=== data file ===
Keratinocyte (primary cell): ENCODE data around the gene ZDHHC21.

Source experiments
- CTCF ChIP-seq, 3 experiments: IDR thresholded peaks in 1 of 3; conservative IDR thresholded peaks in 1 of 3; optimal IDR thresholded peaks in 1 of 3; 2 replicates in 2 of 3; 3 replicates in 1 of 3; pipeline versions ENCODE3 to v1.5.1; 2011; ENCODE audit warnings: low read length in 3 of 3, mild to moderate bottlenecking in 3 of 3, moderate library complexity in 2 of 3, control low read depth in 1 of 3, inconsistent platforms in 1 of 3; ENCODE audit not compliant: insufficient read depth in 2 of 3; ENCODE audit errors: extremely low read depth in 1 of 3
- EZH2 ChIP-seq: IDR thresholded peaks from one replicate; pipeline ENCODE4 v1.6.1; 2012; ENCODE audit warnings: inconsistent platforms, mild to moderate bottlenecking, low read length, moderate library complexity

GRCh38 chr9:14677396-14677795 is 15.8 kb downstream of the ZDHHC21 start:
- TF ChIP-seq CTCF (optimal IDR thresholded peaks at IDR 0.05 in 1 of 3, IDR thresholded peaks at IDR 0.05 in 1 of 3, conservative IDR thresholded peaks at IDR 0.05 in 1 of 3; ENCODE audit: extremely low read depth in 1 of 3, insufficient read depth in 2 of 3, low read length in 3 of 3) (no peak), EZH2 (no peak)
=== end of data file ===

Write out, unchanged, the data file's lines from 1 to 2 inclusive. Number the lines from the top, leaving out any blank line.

Keratinocyte (primary cell): ENCODE data around the gene ZDHHC21.

Source experiments